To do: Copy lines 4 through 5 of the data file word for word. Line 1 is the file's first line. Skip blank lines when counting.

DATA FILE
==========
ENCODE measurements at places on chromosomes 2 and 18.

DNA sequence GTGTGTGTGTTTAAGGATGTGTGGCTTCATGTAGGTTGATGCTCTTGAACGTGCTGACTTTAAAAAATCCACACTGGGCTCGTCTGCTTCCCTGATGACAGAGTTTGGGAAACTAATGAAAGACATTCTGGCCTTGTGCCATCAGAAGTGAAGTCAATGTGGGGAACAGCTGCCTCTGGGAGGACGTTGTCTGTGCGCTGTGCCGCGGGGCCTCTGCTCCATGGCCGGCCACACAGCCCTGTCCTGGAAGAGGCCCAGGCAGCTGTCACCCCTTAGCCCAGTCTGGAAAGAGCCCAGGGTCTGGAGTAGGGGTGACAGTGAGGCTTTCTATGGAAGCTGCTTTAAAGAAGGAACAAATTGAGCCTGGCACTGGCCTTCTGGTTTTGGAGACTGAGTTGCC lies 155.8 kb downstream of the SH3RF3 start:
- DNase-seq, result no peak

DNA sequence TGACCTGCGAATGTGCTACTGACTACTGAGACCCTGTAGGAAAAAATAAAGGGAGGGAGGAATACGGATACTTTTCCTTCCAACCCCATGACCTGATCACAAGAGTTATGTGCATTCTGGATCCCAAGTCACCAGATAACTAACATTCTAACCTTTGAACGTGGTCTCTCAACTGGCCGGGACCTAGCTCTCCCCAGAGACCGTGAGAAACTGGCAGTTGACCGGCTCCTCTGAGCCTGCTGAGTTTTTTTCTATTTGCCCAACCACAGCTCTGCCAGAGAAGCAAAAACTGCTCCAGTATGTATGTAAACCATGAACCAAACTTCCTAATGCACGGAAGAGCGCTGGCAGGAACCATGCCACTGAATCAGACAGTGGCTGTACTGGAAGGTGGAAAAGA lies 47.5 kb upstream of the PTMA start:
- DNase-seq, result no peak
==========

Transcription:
DNA sequence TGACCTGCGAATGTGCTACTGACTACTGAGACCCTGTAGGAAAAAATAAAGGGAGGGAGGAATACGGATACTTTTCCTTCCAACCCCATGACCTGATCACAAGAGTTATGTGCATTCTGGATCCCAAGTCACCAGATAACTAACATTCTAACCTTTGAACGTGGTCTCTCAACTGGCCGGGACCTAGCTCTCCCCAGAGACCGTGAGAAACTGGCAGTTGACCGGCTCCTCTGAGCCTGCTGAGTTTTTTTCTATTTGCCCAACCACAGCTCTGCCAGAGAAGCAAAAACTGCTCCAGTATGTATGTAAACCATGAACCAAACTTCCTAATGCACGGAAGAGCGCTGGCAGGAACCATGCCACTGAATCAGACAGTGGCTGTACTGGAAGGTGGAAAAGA lies 47.5 kb upstream of the PTMA start:
- DNase-seq, result no peak